Ironworking can become a rewarding career in the real world, as ironworkers can help create skyscrapers, bridges, and highways that are part of daily life. If you want to be an ironworker, making a career in welding can help you attain your career goals. Here you will get to know what an ironworker is and how to become an ironworker or accomplish your career in welding.
An ironworker is a person who cuts, builds, welds, and places structural steel and iron in roads, buildings, and bridges. Their work reinforces structures to enhance their safety and durability. Some ironworkers specialize in a region of ironworking, while others perform several tasks on the welding job.
There are two tiers for ironworkers in the U.S.:
If you are interested in becoming an ironworker, here is a guide you can take up to plan your career:
An ironworker apprenticeship needs you to complete a high school diploma or welding certification and be eighteen. If you have not received a high school diploma, you can attain your GED by passing an exam.
You can find work as an ironworker to understand what it is like to be an ironworker. In addition, these jobs can teach you the work situations, physical and safety requirements of iron working to enable you to determine whether an iron worker welding career path is adequate for you.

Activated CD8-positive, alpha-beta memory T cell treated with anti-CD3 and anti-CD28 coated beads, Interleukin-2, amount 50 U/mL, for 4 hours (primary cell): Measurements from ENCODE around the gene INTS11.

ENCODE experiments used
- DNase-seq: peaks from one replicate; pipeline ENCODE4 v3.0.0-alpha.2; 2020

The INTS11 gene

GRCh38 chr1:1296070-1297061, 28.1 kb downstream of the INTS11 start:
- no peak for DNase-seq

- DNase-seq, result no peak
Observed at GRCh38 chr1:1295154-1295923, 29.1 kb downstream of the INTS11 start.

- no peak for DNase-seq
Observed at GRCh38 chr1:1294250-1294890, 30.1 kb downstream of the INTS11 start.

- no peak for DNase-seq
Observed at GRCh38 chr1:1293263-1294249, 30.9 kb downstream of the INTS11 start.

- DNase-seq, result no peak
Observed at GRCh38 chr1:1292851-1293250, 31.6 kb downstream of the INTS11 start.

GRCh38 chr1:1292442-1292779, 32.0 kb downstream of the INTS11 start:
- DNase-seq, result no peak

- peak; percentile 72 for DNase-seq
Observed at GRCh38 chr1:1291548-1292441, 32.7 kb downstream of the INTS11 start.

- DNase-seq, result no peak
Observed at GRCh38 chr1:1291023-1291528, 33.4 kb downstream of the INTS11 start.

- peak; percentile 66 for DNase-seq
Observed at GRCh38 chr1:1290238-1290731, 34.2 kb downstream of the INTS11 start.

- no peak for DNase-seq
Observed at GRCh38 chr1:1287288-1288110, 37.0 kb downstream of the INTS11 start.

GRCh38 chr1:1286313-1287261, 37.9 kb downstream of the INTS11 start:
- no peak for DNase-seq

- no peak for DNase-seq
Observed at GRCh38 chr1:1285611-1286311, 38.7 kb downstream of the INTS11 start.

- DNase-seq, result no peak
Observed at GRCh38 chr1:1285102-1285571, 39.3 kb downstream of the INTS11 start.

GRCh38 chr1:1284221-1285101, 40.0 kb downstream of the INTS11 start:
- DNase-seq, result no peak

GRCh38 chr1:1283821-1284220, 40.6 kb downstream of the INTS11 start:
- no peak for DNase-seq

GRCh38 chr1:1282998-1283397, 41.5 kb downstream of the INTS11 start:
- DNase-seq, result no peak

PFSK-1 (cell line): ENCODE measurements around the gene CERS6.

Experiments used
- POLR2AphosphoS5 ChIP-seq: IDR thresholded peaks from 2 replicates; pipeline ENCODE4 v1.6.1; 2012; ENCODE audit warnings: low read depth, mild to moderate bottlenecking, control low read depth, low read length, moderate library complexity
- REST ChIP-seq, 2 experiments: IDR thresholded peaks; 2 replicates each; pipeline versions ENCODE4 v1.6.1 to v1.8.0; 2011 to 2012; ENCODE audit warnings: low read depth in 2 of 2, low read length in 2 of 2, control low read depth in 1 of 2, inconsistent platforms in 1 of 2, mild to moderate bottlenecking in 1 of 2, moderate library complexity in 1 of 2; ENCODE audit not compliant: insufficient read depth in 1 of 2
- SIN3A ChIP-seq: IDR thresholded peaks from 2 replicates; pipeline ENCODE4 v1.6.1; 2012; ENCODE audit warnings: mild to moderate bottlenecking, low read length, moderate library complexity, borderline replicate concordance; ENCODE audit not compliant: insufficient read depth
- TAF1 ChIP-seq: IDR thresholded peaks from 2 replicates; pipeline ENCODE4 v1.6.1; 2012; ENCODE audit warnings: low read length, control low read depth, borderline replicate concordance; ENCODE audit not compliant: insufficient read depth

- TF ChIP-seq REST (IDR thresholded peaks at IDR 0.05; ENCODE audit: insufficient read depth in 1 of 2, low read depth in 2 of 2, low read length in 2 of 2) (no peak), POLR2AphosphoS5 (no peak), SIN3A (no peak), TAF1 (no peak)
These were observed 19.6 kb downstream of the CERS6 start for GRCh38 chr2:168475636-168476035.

Once you have earned a high school diploma, you can fill an application with an ironworkers union and sit in a general knowledge exam. The examination includes reading comprehension and math that is relevant for ironworking. Some unions also need you to pass a series of physical tests to start an apprenticeship. Here are some areas of physical ability for apprentice ironworkers:
The main education prerequisite for ironworkers is an apprenticeship. Apprenticeships are generally paid welding course opportunities that can enable you to learn the aptitudes of a trade. During an apprenticeship, you can understand reinforcement and structural iron working through a mix of lessons and hands-on work. An ironworker apprenticeship can take 4 years to complete.
You can also take additional welding classes to earn an associate degree during your apprenticeship. This can provide you a deeper knowledge of ironworking and boost your ability to find a job after your apprenticeship. Here are some ironworking subjects you can study to earn an associate degree:
You can attain certifications in the following areas to improve your ability to work on a job site:
PTTI is one the top trade schools for you to earn certification in welding and kick start your career.